Rhône School: St-Joseph


Millennia ago, a geological collision between the Massif Central mountains and the Alps created a valley, which was then flooded by the Mediterranean Sea. That flood created the Rhône River, and thus the Rhône Valley was born, a region that would eventually become one of the most important wine producing areas in the world. Planted and adored by the Romans, it is also one of the oldest.

Today, it’s widely known that some of the best Syrah and Grenache on the planet come from Rhône, but do we really understand why? This line of inquiry led us, meaning Keith and I, to create Rhône School, your biweekly-ish dive into the Rhône, region by region, rock by rock, with a blog-toothed comb.

We’re starting with St-Joseph, which might not be the most obvious place to start. It’s not the most prestigious, nor the most collected region in the Rhône—but perhaps it’s the most misunderstood. What started as a collection of 6 villages on the western bank of the Rhône River, quickly expanded into more than 40 miles, from Condrieu to St-Peray, 25+ villages all lumped under the same appellation. Because of the rapid rate of expansion, St-Joseph became known as an appellation whose quality was unpredictable: sometimes sublime, sometimes so-so. The key here is to look for those original villages surrounding Tournon (the communes of Vion, Lemps, St-Jean-de-Muzols, Tournon, Mauves, and Glun), where the terroir is very special, and you can count on the wines to be too. 

The wines of St-Joseph, in general, are not quite as ripe as those of Hermitage, its neighbor across the Rhône River, as the vineyards see up to two hours less sun exposure each day (though they do often share the same granite soils). And they don’t tend to have the richness of Cornas, which can be sheltered from the cold northern winds and thus produce wines in a more lush style. But there are aromatics and complexity aplenty, as well as structure and intrigue. The best St-Joseph are not full-throated opera singers but passionate folk singers; not Placido Domingo, but Joni Mitchell. And the best part? You don’t have to pay opera prices for them or put on your evening gown. 

Take, for instance, the wines of Domaine Guy Farge in the St-Jean-de-Muzols region, whose family has been growing grapes in St-Joseph since 1920. Originally a grower who sold fruit to producers such as the Cave de Tain and Delas, Guy turned his focus to making his own wine in 2007. In 2018, his son Thomas joined him in the business. The wines of this family are exactly what you’d hope for in excellent, regionally expressive wines. They are elegant in texture but firmly structured, and there’s no doubt that they’ll unfurl beautifully over time. The aromatics are striking.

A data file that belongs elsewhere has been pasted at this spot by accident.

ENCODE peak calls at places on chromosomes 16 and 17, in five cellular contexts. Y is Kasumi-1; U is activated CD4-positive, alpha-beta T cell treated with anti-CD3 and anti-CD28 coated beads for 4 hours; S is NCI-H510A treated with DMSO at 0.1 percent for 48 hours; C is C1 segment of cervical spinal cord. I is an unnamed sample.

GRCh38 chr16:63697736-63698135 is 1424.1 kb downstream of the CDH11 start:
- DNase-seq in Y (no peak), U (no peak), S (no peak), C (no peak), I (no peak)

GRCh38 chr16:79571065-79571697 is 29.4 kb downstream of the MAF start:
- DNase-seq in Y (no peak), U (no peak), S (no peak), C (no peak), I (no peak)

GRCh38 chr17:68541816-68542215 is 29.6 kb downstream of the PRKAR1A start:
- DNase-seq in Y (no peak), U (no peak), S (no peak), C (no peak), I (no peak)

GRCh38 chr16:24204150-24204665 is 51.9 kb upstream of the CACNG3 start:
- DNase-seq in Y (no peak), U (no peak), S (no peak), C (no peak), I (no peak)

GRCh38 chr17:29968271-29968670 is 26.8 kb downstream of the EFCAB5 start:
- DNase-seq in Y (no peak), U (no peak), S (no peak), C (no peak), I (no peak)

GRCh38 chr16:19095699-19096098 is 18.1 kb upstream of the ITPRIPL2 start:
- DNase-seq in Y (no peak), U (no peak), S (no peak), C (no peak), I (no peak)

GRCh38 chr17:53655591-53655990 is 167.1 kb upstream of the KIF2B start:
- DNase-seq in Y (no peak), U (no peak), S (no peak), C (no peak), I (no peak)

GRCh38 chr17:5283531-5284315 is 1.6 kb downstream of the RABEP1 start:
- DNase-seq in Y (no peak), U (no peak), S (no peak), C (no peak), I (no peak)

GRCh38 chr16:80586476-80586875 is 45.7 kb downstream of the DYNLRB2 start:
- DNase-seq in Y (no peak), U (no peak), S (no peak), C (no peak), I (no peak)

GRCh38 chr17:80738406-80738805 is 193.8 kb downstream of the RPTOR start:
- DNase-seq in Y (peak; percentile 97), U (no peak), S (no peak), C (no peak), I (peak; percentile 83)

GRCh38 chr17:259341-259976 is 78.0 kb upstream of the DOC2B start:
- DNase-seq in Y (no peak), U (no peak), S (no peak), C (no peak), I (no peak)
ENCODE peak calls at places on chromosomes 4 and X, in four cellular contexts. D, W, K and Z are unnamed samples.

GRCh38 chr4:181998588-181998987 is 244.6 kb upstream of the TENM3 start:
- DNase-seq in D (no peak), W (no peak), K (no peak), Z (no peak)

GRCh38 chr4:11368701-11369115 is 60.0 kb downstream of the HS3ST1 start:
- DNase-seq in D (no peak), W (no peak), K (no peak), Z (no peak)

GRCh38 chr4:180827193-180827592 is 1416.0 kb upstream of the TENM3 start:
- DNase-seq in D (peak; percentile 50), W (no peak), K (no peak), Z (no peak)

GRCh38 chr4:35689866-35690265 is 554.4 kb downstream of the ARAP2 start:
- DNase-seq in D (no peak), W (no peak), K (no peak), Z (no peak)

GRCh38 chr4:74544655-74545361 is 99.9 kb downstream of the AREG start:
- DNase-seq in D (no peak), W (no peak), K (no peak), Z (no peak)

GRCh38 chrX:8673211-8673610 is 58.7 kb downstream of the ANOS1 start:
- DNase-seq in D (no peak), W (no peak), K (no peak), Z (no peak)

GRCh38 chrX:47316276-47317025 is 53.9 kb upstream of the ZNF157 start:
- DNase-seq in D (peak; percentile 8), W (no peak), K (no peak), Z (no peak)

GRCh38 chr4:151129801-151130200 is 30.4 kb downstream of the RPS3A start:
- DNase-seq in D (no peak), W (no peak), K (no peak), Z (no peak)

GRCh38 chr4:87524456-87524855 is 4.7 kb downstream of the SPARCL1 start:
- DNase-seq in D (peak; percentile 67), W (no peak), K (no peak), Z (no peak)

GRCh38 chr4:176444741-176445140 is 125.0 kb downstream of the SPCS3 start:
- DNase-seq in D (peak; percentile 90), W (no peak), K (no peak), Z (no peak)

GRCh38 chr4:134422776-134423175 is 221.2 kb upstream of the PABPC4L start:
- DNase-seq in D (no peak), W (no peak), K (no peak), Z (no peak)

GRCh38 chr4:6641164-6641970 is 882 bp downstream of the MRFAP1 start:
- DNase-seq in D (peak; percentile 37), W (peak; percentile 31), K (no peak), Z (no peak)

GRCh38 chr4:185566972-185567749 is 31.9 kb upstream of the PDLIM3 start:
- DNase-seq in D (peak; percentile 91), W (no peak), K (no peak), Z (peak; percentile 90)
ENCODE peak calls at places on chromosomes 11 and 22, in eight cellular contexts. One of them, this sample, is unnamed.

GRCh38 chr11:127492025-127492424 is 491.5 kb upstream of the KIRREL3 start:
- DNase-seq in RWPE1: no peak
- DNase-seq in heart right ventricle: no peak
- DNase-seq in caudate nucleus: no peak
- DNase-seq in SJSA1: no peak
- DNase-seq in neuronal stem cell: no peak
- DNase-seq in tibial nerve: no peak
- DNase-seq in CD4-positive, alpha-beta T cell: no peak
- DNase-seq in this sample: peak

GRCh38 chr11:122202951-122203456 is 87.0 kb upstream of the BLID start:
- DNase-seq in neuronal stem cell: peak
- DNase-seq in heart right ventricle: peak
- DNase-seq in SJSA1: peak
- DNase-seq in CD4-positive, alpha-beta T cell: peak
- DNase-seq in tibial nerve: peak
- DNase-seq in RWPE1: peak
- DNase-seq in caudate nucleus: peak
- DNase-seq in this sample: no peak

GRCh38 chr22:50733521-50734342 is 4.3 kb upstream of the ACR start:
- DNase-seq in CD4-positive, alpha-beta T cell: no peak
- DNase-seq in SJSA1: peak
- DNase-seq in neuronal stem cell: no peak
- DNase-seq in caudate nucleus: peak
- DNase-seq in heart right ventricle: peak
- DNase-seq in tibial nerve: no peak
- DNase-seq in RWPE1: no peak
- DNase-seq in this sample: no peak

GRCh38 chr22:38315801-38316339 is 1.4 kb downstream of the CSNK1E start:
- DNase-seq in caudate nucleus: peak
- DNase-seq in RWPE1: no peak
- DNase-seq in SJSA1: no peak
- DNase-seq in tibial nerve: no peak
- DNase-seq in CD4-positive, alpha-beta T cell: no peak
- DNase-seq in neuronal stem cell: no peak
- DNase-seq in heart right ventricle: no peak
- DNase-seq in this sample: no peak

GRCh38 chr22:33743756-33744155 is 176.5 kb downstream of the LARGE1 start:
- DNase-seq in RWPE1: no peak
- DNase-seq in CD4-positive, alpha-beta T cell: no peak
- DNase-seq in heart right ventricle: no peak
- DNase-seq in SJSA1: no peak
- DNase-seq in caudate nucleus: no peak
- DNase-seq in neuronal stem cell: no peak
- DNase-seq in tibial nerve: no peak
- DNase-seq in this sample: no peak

The domaine’s entry-level Syrah 2018 “Bouquet de Syrah” Ardeche Rouge is a great example of the quality-to-value ratio in this region. Jancis Robinson has likened St-Joseph to the Rhône’s version of Beaujolais, and this wine fits that bill. It’s bright and juicy with crunchy blueberry and blackberry fruit, underlined by Syrah’s tendency toward violets and peppers. It’s made in a style to keep the fruit fresh and the oxygen out during winemaking, so it really needs a decant to open it up before you drink it. The fruit comes from 25 year old vines, which is not too shabby for an entry-level cuvée. Made in stainless steel with indigenous yeasts.

The 2017 “Vania” St-Joseph Blanc is a white blend made from 80% Marsanne and 20% Roussanne, grown on granite soils. Half of it was fermented in stainless steel and half in large oak barrels, and it experienced a lot of lees stirring, so the wine gains a charming touch of creaminess in the process. This is very pretty, with elegant rose petals, white blossoms, and spice on the nose leading to a luscious texture on the palate. Hints of marzipan and honeycomb add pizazz.

The same 50/50 steel and oak process was applied to the 2017 “Terroir de Granit” St-Joseph Rouge. This has a lot of grip, in part thanks to partial stem inclusion, but it is loaded with succulent acid on the finish, so the effect is one of balance and savor. Yum! The Syrah shows notes of ripe plums, aged balsamic, ginger, and licorice.

The 2016 Guy Farg “Passion de Terrasse” St-Joseph Rouge is sourced from all the best sites and oldest vines, and it really shows the concentration of fruit possible in this terroir. Again, there’s a ton of grip on this from 100 percent stem inclusion, but the tannic structure will surely help this age for years in the cellar. All fermented and aged in large barrels, so this has a more hedonistic texture right off the bat. Lilac on nose, smoky cola on palate, yum, complex. Spice,olives, lots of power.

The domaine makes a velvety wine from Cornas, just south of St-Joseph. The 2016 "Harmonie" Cornas exudes bacon smoke and black fruit on a sumptuous body with beautiful concentration. This is singing right now, so grab it!

2017 “Grain de Silex” St-Peray Blanc. Ninety percent of this cuvée is Roussanne, which is an unusual cepage but it’s great to let this grape take center stage. The 2017 vintage was hot, so the Roussanne built plenty of personality, and it shows notes of pear, nutmeg, anise on the nose. That sweet fruit leads to spicy jasmine notes on the palate, and, as you might expect from a warm vintage, there’s a ton of texture. St-Peray is in the southernmost tip of the Northern Rhône, just south of Cornas. It waned in popularity for awhile, but is seeing a resurgence as producers return to its granite hillsides.


So, St-Joseph is all about the right people in the right places. For an excellent primer to this region’s potential, try Guy Farge. And stay tuned for more Rhône School!

- Kate Soto